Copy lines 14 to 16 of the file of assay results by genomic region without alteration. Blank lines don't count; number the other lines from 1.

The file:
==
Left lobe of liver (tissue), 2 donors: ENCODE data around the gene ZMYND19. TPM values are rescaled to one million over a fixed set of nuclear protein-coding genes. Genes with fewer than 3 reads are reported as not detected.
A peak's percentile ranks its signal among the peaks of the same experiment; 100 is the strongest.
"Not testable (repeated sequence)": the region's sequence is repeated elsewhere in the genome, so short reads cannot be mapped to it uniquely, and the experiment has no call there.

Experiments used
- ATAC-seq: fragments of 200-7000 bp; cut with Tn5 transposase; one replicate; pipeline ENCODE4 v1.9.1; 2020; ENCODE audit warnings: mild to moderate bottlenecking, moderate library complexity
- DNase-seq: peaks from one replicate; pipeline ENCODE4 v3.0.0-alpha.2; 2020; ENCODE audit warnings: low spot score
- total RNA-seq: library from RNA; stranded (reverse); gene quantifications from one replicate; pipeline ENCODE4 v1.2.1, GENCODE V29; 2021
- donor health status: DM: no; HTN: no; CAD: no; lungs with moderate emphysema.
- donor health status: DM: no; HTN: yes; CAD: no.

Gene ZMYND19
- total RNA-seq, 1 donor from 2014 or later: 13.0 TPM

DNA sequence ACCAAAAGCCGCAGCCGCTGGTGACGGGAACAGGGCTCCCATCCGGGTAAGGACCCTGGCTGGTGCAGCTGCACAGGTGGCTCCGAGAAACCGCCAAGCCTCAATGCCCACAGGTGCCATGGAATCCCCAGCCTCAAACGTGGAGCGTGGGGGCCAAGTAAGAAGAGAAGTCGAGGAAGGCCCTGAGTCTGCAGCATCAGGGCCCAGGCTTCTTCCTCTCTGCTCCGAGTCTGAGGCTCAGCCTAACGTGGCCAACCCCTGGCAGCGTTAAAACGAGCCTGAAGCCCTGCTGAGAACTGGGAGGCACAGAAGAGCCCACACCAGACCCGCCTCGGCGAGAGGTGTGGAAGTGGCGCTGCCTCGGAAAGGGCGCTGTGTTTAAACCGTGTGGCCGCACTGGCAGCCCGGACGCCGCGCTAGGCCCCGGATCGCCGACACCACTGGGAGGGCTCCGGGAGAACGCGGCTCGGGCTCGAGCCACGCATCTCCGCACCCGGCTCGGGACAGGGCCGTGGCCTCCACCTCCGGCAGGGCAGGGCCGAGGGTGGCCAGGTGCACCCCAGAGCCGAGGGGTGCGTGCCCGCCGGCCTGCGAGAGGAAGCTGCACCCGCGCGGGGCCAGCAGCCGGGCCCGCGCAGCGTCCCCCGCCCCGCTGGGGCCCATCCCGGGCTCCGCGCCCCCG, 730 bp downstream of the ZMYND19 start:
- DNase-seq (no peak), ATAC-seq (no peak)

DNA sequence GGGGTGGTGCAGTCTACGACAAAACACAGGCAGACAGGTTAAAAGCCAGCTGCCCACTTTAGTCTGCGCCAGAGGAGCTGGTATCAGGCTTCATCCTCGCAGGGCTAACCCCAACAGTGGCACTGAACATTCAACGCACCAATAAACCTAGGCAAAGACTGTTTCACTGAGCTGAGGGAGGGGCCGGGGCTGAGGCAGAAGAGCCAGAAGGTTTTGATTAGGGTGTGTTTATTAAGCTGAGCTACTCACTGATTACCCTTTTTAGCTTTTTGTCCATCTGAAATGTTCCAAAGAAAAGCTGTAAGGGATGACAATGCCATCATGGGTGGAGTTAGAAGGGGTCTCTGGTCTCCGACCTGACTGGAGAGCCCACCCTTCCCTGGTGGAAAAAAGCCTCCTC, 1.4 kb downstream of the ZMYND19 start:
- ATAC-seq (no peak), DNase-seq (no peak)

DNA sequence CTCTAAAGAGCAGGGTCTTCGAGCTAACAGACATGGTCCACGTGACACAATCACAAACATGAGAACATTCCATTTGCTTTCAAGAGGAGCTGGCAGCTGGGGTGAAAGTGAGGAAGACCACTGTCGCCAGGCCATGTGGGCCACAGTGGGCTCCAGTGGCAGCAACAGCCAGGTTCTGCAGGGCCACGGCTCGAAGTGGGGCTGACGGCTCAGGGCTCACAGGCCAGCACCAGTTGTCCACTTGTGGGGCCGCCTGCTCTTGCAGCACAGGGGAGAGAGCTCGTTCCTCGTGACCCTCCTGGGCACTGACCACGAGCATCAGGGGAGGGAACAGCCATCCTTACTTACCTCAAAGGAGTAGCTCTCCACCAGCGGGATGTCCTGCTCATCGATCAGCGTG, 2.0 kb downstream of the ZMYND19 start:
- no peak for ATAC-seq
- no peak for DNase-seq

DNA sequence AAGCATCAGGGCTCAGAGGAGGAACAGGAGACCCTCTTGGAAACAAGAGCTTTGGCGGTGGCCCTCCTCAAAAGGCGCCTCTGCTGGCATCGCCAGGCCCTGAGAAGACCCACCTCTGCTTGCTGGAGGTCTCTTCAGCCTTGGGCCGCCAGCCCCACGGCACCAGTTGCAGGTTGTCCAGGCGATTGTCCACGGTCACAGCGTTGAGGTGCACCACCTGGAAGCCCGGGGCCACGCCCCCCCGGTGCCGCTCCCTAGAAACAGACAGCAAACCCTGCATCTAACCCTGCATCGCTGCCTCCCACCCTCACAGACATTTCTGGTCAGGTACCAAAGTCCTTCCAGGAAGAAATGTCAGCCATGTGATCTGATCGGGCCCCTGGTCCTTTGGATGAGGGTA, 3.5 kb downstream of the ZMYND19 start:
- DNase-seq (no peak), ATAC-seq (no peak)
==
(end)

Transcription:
DNA sequence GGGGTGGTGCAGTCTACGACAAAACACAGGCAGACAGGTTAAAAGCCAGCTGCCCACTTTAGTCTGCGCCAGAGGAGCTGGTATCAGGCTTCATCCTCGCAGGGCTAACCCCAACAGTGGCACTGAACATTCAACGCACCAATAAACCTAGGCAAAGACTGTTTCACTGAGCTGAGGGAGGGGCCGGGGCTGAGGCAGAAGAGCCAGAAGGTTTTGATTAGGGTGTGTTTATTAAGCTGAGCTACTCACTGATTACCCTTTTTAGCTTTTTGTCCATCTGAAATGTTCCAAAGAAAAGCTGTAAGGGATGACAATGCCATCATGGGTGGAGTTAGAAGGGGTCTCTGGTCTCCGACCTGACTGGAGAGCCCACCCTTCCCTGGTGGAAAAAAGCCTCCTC, 1.4 kb downstream of the ZMYND19 start:
- ATAC-seq (no peak), DNase-seq (no peak)

DNA sequence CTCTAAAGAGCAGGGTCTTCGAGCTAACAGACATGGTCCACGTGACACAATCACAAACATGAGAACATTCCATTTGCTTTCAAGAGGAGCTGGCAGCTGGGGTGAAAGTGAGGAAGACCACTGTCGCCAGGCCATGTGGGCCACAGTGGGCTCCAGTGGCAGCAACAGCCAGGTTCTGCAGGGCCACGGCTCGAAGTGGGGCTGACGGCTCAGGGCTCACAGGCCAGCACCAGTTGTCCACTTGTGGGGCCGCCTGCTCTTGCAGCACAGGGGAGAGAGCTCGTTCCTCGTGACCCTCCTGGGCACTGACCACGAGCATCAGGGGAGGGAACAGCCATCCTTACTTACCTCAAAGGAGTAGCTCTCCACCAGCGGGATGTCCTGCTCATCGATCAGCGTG, 2.0 kb downstream of the ZMYND19 start: